For the Budapest area, the Capital State Office (fövárosi kormányhivatal) has the same responsibilities (Mötv., n.d.). The counties focus on spatial planning and on spatial development strategies (Brenner, 2020b).
The lower level of state administration and municipal self-government
The counties were subdivided into 174 districts (járás) as of 1 January 2013. The district offices are the lower level of the state administration and perform some tasks not directly performed by the county state offices, e.g. food and veterinary safety, employment, etc. (Government Order 218, 2012).
The other bodies of local self-government are the communities or municipalities (települési önkormányzat). 23 of them are so-called towns with county rights (megyei jogú város), sometimes known as ‘urban counties’ in English. The local authorities of these towns have extended powers, but these towns belong to the territory of the respective district instead of being independent territorial units (Wikipedia Contributors, 2019).
In accordance with the Act on Local Governments in Hungary (Mötv., n.d.), for indirect quotations of all Hungarian laws, the official Hungarian abbreviation will be used and the relevant paragraph will be cited but the publication date is omitted, thus deviating from the Harvard referencing system for practical reasons. The municipalities have the following main responsibilities: local development and planning, construction and maintenance of local streets and parks, public lighting, cemeteries, basic health services, pre-school services, social services (where not within the central state’s responsibility), environmental and cultural services, local public transport, water supply (where not provided by regional water services) and water economy.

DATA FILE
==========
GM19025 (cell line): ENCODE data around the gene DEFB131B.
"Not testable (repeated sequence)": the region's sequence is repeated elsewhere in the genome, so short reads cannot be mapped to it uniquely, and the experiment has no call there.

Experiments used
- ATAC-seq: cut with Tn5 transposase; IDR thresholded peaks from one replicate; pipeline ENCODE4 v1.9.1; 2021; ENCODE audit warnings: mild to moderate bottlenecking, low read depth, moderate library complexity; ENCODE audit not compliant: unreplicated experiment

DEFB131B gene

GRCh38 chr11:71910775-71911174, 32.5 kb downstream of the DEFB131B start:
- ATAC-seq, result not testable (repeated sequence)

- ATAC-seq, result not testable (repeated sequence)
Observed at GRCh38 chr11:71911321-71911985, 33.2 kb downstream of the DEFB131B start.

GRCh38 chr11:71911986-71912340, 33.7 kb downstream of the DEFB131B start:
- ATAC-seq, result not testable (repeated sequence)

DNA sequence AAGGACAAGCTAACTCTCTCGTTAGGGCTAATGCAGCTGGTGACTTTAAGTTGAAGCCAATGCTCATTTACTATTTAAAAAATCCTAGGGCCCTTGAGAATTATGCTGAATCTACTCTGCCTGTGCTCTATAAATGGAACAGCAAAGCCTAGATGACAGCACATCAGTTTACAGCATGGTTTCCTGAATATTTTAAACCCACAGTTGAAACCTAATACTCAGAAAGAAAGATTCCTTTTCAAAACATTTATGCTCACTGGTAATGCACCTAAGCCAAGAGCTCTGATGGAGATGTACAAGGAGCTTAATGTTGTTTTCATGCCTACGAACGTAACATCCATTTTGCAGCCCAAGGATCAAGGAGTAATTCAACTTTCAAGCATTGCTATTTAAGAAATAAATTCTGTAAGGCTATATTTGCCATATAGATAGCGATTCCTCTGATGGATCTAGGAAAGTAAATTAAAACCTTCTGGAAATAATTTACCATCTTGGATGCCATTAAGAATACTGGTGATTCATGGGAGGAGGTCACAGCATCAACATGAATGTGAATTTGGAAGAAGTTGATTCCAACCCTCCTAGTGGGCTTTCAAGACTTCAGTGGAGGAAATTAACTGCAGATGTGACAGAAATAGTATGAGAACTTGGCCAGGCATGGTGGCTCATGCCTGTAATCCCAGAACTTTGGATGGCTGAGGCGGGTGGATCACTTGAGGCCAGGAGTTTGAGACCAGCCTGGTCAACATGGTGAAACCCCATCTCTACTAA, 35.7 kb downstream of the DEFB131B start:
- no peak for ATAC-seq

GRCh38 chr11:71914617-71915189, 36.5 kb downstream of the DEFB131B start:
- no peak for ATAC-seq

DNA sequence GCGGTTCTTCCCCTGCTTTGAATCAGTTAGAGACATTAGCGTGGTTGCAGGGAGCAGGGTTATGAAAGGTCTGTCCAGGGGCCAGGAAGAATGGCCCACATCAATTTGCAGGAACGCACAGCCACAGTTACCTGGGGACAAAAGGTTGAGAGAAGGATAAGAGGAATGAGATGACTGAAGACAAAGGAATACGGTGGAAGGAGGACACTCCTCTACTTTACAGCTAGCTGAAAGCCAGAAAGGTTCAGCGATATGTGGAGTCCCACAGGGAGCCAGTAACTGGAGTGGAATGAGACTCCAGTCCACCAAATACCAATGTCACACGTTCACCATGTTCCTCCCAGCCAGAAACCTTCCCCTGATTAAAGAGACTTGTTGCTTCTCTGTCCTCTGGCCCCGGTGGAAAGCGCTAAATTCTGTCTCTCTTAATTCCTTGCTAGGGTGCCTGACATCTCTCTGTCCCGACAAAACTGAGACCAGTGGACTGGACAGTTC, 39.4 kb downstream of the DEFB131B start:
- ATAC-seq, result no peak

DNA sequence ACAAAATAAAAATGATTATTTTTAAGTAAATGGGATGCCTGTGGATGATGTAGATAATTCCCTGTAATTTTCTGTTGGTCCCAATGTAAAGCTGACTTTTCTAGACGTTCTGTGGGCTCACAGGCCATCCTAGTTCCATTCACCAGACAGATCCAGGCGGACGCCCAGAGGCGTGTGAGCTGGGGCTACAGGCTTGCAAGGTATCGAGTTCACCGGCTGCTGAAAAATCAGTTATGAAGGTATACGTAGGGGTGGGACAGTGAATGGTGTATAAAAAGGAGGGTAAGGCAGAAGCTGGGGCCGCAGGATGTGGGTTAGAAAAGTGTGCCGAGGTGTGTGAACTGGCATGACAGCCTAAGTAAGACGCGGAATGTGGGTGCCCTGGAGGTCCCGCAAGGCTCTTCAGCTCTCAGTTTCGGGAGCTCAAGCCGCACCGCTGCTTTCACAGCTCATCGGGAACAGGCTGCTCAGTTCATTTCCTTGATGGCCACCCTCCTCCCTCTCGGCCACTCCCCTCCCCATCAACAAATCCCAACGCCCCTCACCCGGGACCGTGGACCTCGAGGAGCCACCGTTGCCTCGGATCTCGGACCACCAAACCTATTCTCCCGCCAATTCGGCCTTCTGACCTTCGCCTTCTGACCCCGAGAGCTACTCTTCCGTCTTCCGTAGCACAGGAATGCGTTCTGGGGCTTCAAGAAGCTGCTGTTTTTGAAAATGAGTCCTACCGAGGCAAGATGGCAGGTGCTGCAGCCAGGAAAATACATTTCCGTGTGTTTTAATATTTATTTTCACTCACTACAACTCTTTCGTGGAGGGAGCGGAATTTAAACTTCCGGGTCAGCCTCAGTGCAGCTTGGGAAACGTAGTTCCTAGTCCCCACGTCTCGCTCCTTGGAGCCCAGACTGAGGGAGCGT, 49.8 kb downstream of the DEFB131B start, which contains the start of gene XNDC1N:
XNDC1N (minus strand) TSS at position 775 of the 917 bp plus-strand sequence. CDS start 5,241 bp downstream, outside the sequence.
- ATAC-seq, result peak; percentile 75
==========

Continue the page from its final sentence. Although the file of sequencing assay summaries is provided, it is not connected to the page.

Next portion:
The Act on Local Governments defines the City of Budapest as the capital of the country (Budapest Főváros) with a specific status. Budapest consists of 23 boroughs (kerület), which are self-governing bodies in their own right (Mötv., n.d.). The City of Budapest has no powers to ‘call in’ any decisions by the boroughs, which causes many administrative problems, especially in cases where there are politically strong and particularly ‘assertive’ borough mayors. Hence, in some cases the government can play ‘divide et impera’ (Brenner, 2013). In parallel to the district offices, the lower level state authorities responsible for overseeing the boroughs are the borough offices (Mötv., n.d.).
The City of Budapest is mainly responsible for the construction and maintenance of main roads and public parks, social services, cemeteries, the public water supply, sewage, solid waste management, public metropolitan transport, cultural services and – last but not least – planning issues related to the whole area of the city. The boroughs are responsible for the construction and maintenance of local streets and parks, basic health services, preschools, care for the homeless, local culture, management of the borough’s property (social housing, to the extent that it still exists after large-scale privatisation in the 1990s) and especially for planning in their area (Mötv., n.d.).